> This seems rather high, what is being used here? It's probably using the implementation from SJCL even in cases where WebCrypto has a native PBKDF2 available; trying WebCrypto and falling back to SJCL would make sense here to improve user experience. > I think Ryan's point is that anything below the second (and maybe even a few seconds) is perfectly fine from a user experience Alex and Shane, what's you take on a ballpark acceptable delay here?
Tried this with Firefox on Moto G4 Play, got 8098 ms.
I think the most important part is the user experience. Literal speed is only a factor IMO since we've learned from Photon that there are various ways to make things feel fast. For example, if there is any noticeable user delay (1-5 seconds), we could display an animation that shows we're doing some cool "security/crypto stuff". This could both allow us to improve security but also reinforce how FxA and Sync treat security and data encryption. Obviously, this would remain to be tested but from what I can tell here, the delays seem somewhat manageable. I have an old Nexus on my desk at work. I'll try it out tomorrow. Since it's 5 years old (but was flagship then), it's a device I like to test things on.
On a 2 year old Pixel 1 (3 year old design), 2400ms. I agree with Alex that up to about 5 seconds seems acceptable. How far back do we have to go before the average device crosses the 5 second threshold? As Wladimir points out, the average 5 year old device might take 8 seconds, but the average 3 year old device might only take 4. I have ~ 4 year old Samsung Tab S2 at home, I'll try on that too.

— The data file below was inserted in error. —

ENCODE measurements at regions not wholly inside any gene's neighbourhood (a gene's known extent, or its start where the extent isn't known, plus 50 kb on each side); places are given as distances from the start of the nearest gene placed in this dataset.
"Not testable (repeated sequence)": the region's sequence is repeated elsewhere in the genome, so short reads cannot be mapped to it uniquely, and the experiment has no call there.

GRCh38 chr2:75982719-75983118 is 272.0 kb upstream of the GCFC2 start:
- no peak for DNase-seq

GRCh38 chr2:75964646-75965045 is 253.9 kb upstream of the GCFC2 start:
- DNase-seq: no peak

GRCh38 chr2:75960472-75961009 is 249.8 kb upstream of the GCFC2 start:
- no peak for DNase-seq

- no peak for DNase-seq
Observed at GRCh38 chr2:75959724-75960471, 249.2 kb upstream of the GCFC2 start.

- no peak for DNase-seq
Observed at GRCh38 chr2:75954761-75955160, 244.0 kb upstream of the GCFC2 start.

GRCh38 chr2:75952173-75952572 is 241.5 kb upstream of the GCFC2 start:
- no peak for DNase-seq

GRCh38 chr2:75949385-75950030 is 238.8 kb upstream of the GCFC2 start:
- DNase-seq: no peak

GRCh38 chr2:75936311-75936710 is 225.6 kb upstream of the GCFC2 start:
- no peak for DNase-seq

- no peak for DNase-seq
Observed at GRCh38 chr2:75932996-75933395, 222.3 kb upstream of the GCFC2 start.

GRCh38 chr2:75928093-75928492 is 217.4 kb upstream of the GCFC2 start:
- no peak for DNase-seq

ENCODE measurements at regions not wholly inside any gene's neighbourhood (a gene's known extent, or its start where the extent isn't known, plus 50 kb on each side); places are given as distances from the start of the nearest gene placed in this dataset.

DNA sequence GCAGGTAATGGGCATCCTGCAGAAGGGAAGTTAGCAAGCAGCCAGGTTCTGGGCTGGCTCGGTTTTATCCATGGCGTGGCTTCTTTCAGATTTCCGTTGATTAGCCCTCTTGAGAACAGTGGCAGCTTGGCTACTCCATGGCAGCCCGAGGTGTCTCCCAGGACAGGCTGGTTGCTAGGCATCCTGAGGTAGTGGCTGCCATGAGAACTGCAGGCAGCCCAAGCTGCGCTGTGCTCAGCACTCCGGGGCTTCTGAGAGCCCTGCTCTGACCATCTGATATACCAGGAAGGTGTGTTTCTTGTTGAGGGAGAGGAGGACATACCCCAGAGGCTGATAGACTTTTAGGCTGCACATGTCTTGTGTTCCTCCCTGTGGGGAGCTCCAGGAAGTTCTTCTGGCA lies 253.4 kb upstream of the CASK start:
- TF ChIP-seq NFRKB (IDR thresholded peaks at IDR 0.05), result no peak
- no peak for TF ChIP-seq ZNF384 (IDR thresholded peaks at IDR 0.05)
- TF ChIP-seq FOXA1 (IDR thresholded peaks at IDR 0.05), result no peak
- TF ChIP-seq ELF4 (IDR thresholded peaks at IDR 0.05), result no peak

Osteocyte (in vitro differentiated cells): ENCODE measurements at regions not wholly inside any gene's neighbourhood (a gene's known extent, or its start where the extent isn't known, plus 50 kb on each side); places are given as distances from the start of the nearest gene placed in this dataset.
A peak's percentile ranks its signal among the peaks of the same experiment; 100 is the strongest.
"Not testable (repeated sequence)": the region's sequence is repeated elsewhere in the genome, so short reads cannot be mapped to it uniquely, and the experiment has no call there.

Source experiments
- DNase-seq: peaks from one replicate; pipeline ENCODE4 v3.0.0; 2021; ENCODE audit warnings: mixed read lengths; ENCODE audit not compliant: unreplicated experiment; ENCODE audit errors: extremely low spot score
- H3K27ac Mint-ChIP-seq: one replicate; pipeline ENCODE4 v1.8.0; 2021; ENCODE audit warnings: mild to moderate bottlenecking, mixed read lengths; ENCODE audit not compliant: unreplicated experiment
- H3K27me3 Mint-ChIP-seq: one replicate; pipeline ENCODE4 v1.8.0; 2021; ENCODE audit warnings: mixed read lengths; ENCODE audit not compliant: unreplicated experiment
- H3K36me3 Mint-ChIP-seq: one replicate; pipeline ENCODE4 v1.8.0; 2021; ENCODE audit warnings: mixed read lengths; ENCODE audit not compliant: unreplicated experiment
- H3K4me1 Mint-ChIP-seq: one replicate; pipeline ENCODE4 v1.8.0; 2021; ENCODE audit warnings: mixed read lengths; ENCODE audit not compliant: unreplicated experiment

> It's probably using the implementation from SJCL even in cases where WebCrypto has a native PBKDF2 available Hu, why do you even need to use SJCL? Actually, that should not be needed, i.e. only for legacy clients. The WebCrypto API is not that new and supported in Firefox everywhere, as far as I know, so can't you just get rid of SJCL altogether?
(In reply to rugk from comment #29) > > It's probably using the implementation from SJCL even in cases where WebCrypto has a native PBKDF2 available > > Hu, why do you even need to use SJCL? Actually, that should not be needed, > i.e. only for legacy clients. The WebCrypto API is not that new and > supported in Firefox everywhere, as far as I know, so can't you just get rid > of SJCL altogether? Once upon a time we had to support back to Gecko 18 for Firefox OS. FxA still officially supports back to Firefox 29 . Web Crypto is only available un-preffed from Firefox 34 . Until we remove support for these old browsers (which is in the plans, though movement has been glacial) , we have to use some library to provide PBKDF2 support.  - https://mail.mozilla.org/pipermail/dev-fxacct/2017-September/002443.html  - https://developer.mozilla.org/en-US/docs/Web/API/Web_Crypto_API  - https://github.com/mozilla/fxa-content-server/issues/5651
Given that PBKDF2-HMAC-SHA256 is being used, it is only supported as of Firefox 47 (bug 1238277).
(In reply to Wladimir Palant from comment #31) > Given that PBKDF2-HMAC-SHA256 is being used, it is only supported as of > Firefox 47 (bug 1238277). We use node-jose instead of sjcl for other portions of the code. node-jose supports PBKDF2-HMAC-SHA256  and delegates to WebCrypto in browsers with support. Perhaps this is a good avenue to explore .  - https://github.com/cisco/node-jose/blob/master/test/algorithms/pbes2-test.js#L35  - https://github.com/mozilla/fxa-js-client/issues/286